As per a study by Assocham-Forrester, the E-commerce sector in India is expected to cross a revenue of ₹ 12,000 crores by 2020. It is also said that post the GST, the ease to do business would be greater as the companies would have clarity on the treatment of the e-commerce transactions and uniformity on the taxes levied. Today we bring you our opinion on how the GST has impacted the E-commerce business in India.

1. What is the impact of GST on tax policy across states?

In the earlier scenario, before GST came in; e-commerce suppliers had to keep in mind the state wise taxation rules of the different products they deal in. This is because the same product is taxed at different rates in different states. However, due to ambiguity in the model of e-commerce business, some products were imposed multiple taxes. Some states also imposed entry tax on the goods that were sold online in their states.

With the advent of GST; all goods and services will fall under a specific tax bucket which is uniform across the nation, irrespective of whether they are sold online or offline. Hence this brings in greater reach to customers across the nation from a supplier stand point.

2. What is the concept of mandatory registration under GST?

Suppliers who had low turnover or whose turnover does not cross the threshold limit did not have to register themselves under the previous tax regime. This led to sale of products at lower prices as compared to registered dealers. The registered dealers also had to complete various compliance tasks such as maintenance of detailed accounts and filing of tax; all these tasks were not needed for unregistered suppliers.

Under the regime of GST, all e-commerce suppliers must register under GST irrespective of whether their turnover is crossing the threshold or not. This automatically means they must abide by the compliance tasks of maintaining accounts and paying monthly taxes. This is however perceived to be unfair by e-commerce suppliers, as a rule, is different for suppliers making supplies through physical stores. For the later, registration is required only on crossing the threshold limit along with paying the tax on composition basis until their turnover crosses the threshold limit of ₹ 50 lakhs.

Also, suppliers who have their online portal do not come under the scope of e-commerce and hence need to register only if their turnover crosses the threshold limit. Hence the need is to inculcate discipline in maintaining records and timely payment of taxes.

3. Can I opt for composition scheme with turnover lower than the threshold?

The answer is NO!! Under the new GST regime, as an e-commerce supplier, you must register as regular dealer and follow the compliance activity which will, in turn, increase the cost as you will have to file return and pay tax on monthly basis. The rule was however lenient under the previous VAT regime, where suppliers with turnover less than ₹ 50 lakhs could opt for composition scheme where they would pay tax on a smaller percentage of their turnover and pay on a quarterly basis depending on the state they work from.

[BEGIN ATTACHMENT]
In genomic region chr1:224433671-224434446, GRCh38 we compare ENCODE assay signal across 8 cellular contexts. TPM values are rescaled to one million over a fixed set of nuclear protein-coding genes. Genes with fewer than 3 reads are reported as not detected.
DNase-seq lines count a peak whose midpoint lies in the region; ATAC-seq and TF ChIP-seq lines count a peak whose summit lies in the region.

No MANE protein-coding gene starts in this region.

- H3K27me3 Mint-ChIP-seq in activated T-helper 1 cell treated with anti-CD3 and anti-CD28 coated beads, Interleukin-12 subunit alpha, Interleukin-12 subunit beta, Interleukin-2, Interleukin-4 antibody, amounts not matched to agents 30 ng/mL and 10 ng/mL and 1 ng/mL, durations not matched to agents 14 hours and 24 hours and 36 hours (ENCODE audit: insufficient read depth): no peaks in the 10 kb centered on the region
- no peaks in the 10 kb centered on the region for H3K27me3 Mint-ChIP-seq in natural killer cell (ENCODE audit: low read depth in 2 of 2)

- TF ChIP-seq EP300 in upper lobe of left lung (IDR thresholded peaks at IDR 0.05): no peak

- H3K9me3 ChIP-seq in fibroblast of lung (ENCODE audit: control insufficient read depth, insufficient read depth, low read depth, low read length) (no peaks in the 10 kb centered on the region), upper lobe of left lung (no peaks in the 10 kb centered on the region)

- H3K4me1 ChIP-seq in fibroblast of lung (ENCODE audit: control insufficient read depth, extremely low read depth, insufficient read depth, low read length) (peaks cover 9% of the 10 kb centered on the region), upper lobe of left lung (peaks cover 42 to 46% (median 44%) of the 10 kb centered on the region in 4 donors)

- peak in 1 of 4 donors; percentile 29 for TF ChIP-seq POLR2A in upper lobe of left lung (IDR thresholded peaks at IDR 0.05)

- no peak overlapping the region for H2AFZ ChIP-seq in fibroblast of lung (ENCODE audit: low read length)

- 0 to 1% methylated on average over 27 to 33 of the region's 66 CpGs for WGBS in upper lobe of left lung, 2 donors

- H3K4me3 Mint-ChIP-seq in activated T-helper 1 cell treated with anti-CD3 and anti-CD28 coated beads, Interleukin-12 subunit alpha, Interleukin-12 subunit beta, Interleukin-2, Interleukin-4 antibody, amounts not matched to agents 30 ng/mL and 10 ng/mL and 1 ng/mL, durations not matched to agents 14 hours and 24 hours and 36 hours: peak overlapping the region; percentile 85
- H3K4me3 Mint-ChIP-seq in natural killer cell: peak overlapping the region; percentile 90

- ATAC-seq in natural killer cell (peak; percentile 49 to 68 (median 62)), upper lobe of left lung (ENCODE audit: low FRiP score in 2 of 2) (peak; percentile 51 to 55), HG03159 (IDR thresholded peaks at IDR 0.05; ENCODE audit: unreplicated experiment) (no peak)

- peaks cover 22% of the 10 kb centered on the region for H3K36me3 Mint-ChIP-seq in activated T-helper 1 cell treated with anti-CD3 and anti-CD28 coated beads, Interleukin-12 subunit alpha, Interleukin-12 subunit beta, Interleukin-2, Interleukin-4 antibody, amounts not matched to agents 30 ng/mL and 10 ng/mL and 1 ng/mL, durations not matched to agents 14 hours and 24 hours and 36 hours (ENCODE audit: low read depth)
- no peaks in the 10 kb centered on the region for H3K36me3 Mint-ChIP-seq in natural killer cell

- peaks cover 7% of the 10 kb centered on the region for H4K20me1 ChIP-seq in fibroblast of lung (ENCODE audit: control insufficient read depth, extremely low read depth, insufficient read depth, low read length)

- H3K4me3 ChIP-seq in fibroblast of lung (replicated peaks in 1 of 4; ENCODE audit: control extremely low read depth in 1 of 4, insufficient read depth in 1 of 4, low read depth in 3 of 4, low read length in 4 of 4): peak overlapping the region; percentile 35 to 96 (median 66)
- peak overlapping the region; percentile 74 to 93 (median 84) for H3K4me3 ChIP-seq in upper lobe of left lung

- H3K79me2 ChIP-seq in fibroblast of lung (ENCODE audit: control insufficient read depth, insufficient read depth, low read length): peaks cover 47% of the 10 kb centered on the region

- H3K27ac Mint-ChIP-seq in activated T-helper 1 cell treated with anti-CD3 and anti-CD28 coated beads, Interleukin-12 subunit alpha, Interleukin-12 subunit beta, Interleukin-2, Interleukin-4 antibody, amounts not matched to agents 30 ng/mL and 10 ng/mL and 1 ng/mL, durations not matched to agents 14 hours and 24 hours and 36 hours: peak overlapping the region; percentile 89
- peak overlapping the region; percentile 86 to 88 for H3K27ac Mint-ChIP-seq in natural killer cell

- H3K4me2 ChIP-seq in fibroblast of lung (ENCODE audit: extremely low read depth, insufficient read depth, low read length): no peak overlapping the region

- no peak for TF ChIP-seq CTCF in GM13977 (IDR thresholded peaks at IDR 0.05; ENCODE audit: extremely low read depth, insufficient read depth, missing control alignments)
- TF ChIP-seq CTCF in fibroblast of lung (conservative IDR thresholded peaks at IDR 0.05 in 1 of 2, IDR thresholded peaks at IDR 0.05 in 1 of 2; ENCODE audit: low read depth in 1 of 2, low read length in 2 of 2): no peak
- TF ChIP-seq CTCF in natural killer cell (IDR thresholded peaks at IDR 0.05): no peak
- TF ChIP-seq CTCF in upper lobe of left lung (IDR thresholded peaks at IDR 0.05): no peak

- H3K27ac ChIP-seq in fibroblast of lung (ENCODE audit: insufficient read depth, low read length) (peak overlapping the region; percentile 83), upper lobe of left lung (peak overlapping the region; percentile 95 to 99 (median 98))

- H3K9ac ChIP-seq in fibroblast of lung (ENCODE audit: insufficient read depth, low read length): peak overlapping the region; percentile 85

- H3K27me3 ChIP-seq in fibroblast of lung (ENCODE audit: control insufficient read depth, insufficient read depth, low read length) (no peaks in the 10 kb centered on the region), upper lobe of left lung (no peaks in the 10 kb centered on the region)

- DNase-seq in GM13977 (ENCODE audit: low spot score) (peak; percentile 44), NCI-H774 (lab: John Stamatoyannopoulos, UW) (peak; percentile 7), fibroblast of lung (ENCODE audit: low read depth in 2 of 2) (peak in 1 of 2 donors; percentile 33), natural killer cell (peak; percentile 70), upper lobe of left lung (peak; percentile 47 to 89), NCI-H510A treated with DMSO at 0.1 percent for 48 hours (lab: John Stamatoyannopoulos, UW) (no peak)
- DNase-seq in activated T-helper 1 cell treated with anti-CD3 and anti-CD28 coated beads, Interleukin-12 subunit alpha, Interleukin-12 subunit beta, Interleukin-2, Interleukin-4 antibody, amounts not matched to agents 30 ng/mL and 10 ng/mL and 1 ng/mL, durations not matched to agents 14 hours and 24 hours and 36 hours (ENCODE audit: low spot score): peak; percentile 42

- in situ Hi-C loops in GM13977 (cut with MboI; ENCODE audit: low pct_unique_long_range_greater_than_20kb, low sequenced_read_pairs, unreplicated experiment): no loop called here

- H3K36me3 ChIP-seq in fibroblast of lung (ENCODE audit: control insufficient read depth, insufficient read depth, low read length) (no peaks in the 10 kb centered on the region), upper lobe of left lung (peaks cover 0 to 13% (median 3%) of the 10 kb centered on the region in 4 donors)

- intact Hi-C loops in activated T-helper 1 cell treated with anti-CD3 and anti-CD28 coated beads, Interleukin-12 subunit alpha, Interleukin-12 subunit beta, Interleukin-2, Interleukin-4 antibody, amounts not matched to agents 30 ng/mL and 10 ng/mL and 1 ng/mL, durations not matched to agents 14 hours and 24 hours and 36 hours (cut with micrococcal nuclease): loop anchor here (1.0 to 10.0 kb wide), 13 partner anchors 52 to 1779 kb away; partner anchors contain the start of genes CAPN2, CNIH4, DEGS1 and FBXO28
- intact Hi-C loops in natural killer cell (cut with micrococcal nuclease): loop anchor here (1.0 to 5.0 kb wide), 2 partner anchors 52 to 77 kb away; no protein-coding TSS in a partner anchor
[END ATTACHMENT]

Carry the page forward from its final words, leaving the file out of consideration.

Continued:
4. How does the GST impact the cash flows for an E-Commerce Business?

We would like to consider a real time scenario to explain as to how the cash flows would be impacted. As we all know the E-Commerce business operates on very thin margins. Once a sale is initiated the e-commerce operator collects the money from its customers and pays to the supplier after he has deducted its commission. Let’s take an example where we compare the cash flows in the pre-GST era and the post GST reform.

Let’s assume Sony’s products are listed on ABC Ltd, and DHP Ltd is the registered supplier for them. Now, for instance, DHP supplies a Tablet worth ₹ 16,800 (VAT inclusive) on 25th March 2017.

Details of the Invoice
Value of the tablet 15,000
VAT @12% 1800
Sale price 16,800
(-) Marketplace commission, including Service Tax* 350
Amount remitted to supplier by e-commerce operator 16,450

*Assuming the commission to be ₹ 350 in the market.

Now under the GST reform, the E-commerce supplier would face some significant challenges.

The tax deducted at source (TDS) (2% by operators) as in, in the GST reform the operators (ABC Ltd in this case) are liable to collect the tax on the supplies made using their platform and then pay the remaining amount to the supplier (DHP in this case). Now let’s take the previous example to see the difference:

Details of the Invoice
Value of the tablet 15,000
GST @ 12% 1800
Sale price 16,800
(-) Marketplace commission, including GST* 350
(-) TCS @ 2% on ₹ 15,000 300
Amount remitted to supplier by e-commerce operator 16,150

*Assuming the commission to be ₹ 350 in the market.

Hence the amount paid to the supplier by the e-commerce operator is ₹ 16,150 after deducting the TCS. Hence if the entire monthly impact is to be analyzed on the supplier, there is an amount of cash that would be held for 35-40 days until the tax is returned via the ITC (Input tax credit).

The ITC that would be available to the e-commerce suppliers will be solely dependent if the vendors are compliant. The tax paid by the supplier on the purchases can only be availed if the vendor has filed the monthly returns on purchases and has made full payment as of the tax due date. In case where the vendor fails to file the tax and be fully compliant, the e-commerce supplier would lose the ITC that he would be eligible for.

Hence the e-commerce suppliers should be considerate enough to know whom to choose as their vendors.